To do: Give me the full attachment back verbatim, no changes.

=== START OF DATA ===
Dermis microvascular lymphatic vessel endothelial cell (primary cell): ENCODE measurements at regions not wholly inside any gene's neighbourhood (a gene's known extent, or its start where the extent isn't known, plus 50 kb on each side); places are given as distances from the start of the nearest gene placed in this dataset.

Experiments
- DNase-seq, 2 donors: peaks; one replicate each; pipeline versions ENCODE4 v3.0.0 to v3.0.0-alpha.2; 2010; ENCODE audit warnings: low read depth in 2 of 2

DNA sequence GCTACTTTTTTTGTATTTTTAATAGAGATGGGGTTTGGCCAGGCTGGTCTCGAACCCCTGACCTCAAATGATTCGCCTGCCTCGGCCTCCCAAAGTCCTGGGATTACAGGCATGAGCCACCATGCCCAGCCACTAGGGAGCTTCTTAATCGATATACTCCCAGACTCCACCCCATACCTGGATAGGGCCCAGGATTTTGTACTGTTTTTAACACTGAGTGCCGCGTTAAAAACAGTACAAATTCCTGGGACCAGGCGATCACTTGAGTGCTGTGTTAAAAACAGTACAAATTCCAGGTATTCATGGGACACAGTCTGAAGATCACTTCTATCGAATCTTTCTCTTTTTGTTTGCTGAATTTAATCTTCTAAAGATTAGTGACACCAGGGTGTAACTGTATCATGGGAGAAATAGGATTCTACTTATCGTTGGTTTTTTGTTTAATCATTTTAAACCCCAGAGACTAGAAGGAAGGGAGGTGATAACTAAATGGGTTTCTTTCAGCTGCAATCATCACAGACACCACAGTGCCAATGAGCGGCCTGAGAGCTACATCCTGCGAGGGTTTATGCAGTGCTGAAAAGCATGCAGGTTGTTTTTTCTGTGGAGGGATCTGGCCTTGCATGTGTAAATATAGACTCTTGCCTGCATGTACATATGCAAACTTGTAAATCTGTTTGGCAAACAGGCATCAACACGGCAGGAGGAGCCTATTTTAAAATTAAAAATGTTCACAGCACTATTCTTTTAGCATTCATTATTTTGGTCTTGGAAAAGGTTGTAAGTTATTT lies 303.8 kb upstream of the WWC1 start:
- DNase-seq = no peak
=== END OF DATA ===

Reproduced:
Dermis microvascular lymphatic vessel endothelial cell (primary cell): ENCODE measurements at regions not wholly inside any gene's neighbourhood (a gene's known extent, or its start where the extent isn't known, plus 50 kb on each side); places are given as distances from the start of the nearest gene placed in this dataset.

Experiments
- DNase-seq, 2 donors: peaks; one replicate each; pipeline versions ENCODE4 v3.0.0 to v3.0.0-alpha.2; 2010; ENCODE audit warnings: low read depth in 2 of 2

DNA sequence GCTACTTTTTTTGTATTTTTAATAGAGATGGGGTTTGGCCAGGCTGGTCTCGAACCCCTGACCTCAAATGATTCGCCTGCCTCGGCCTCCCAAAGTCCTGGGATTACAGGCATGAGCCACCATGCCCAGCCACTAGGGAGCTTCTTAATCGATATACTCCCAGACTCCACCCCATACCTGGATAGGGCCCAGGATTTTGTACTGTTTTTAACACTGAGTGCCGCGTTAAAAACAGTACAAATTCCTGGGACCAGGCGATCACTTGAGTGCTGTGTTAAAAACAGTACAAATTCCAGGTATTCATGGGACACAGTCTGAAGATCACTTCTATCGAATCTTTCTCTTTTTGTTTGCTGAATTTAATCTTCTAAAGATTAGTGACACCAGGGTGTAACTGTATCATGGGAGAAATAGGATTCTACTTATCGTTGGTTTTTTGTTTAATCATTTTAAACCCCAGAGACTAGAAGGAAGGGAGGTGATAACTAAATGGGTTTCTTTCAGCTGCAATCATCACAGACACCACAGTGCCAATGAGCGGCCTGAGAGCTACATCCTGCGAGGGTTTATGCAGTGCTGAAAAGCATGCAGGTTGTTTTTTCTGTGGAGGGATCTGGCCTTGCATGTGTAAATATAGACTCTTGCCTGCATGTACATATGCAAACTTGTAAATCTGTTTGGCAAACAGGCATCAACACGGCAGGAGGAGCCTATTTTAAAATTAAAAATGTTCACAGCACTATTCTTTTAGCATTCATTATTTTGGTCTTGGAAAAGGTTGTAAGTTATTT lies 303.8 kb upstream of the WWC1 start:
- DNase-seq = no peak